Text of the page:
According to Hullís theory (1934), humans are characterized by intentionality that is they choose experiences. Furthermore, they generate hypotheses and interpret their experiences in terms of their notions about the world (Morton, 2000).

Hull (1935) formulated a number of postulates (or laws), which explained the variables essential for learning (Ibrahim, 2001). Of these, it is his fourth postulate, which is important in explaining learning. It defined the upper limit of the habit strength, a concept developed by Hull. This was done in terms of relationship between three variables which were:

1) the magnitude of need reduction,

2) the time interval between response and reinforcement, and

3) the time interval between the conditioned stimulus and the response.

Though Hull has propounded a very vigorous theory of learning, the concept of habit strength is the highlight of it. Thus it is habit strength that mainly causes learning (Ibrahim, 2001).

Model 3: Nativism Model

In Developmental Psychology, nativism is defined as a theory that says that we are born with certain capacities to perceive the world in particular ways. These capacities are often immature or incomplete at birth but develop gradually. For example, we are born with the capacity to learn language. One of the supporters of this theory is Chomsky.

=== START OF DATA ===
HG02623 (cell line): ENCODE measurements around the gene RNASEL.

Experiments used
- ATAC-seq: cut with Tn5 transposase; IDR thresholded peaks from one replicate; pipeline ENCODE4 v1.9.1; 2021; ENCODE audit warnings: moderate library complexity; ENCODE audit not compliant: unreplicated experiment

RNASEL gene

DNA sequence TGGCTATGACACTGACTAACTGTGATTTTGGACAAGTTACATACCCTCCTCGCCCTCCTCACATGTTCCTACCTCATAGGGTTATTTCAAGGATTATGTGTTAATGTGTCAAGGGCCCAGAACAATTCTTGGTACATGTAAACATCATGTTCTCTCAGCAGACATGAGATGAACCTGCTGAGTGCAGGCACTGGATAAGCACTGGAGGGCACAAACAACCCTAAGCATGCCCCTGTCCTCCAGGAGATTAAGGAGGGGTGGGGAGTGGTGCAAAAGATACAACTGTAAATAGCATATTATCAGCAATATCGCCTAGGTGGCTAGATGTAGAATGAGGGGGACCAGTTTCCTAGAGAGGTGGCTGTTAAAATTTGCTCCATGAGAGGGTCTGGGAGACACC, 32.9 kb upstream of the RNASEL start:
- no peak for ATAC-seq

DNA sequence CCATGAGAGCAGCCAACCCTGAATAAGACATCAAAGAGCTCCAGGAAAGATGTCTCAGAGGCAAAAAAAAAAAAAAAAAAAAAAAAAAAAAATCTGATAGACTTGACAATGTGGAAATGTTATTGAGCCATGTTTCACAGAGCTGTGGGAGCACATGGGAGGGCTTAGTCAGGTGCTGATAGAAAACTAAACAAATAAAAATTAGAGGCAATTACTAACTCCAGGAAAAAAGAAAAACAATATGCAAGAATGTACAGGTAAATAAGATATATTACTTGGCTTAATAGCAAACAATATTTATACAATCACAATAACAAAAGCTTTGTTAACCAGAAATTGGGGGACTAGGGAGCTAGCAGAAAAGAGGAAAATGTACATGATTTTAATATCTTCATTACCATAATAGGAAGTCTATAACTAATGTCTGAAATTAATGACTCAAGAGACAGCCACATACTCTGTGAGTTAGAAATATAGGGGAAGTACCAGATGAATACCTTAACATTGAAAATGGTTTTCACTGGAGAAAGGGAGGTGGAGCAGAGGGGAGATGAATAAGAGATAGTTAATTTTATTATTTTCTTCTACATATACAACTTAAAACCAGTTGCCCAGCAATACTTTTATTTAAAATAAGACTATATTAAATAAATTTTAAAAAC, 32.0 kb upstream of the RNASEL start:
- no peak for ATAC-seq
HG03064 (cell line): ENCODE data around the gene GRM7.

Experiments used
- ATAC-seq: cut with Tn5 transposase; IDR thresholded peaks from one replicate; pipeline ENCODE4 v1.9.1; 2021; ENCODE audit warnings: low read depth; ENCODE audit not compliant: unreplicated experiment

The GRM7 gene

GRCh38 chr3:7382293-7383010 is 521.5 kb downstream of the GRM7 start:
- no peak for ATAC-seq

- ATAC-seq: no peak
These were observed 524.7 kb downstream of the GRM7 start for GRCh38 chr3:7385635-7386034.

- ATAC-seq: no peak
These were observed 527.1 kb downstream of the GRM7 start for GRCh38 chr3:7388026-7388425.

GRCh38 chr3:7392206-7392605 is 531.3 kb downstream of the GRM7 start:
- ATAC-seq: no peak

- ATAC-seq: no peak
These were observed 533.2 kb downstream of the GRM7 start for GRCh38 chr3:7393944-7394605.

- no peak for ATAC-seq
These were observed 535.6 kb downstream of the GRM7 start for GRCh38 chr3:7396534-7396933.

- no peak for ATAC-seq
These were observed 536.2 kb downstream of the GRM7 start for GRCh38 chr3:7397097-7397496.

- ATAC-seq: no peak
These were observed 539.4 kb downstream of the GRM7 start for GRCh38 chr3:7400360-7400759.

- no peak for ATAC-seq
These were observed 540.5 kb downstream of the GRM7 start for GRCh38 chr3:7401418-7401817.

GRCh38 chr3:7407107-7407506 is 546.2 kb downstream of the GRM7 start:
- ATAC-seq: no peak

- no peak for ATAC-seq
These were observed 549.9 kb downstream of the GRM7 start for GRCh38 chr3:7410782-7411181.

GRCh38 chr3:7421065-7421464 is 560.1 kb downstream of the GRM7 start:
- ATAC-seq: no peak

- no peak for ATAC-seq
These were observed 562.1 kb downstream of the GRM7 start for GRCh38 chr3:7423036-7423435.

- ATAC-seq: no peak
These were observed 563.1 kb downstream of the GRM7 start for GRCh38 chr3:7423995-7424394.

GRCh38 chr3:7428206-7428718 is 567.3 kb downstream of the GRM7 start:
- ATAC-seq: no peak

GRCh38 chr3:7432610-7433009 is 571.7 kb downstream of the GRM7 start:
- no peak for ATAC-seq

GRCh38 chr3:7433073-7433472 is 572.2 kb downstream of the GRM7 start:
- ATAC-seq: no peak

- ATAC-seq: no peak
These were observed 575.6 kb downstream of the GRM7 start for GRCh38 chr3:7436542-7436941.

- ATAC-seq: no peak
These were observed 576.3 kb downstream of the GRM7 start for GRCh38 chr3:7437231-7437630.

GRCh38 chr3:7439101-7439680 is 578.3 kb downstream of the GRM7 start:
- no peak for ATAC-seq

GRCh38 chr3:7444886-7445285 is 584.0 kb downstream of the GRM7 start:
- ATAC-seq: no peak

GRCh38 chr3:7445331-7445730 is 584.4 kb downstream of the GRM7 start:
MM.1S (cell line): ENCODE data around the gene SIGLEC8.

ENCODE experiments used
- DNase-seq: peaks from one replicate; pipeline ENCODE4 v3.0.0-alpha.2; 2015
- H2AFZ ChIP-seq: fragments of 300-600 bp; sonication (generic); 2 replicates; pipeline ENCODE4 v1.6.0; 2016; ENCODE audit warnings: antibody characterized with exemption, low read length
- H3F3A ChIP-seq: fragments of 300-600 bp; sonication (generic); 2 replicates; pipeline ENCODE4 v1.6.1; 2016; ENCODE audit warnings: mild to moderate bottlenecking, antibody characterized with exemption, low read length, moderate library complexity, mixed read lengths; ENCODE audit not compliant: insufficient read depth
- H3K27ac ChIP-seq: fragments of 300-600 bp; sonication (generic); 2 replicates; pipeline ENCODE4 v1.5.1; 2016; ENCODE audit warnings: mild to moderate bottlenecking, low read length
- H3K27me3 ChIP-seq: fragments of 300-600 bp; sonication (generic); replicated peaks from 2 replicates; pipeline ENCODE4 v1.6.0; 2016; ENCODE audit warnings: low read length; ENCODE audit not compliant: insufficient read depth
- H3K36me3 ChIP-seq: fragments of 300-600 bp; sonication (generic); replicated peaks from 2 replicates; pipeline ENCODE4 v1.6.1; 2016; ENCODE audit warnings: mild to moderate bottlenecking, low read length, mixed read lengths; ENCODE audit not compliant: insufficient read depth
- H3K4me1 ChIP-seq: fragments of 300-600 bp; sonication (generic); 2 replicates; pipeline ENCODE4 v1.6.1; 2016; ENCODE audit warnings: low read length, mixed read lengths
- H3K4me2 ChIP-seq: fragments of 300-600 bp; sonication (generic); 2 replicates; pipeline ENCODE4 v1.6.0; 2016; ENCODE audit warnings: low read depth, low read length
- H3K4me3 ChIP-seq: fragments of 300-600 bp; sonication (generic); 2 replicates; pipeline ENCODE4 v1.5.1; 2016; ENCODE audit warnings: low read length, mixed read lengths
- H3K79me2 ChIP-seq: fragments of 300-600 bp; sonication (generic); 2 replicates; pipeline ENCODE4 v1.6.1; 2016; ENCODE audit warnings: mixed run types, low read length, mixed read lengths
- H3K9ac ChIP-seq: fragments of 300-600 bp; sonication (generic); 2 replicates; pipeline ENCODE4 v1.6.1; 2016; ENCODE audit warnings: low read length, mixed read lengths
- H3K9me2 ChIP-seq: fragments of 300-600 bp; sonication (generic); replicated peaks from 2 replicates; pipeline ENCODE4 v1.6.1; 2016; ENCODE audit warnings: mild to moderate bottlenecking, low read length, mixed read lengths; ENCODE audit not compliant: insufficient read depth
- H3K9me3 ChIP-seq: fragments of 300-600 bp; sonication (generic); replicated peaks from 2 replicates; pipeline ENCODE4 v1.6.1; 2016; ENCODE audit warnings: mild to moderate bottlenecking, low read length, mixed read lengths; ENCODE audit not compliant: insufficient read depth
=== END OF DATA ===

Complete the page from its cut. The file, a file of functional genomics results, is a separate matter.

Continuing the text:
Chomsky argued that children come into this world with very specific innate knowledge, knowledge that includes not only general predispositions and tendencies but also knowledge of the nature of language and the world (Linuma, 2000a). Furthermore, children are born with a built-in device of some kind (LAD) that predisposes them to language acquisition - to a systematic perception of language around them, resulting in the construction of an internalized system of language.

Chomsky (1975, p.7) also believed that genetics controls not only the nature of human language but human knowledge and belief - `our systems of belief are those that the mind, as a biological structure, is designed to construct.' If there were topics for which mankind failed to come up with satisfactory scientific explanations after trying for a long time, this, according to Chomsky, might be because the true theories of those topics were not included in the class of theories that human minds were biologically capable of formulating (Sampson, 2001).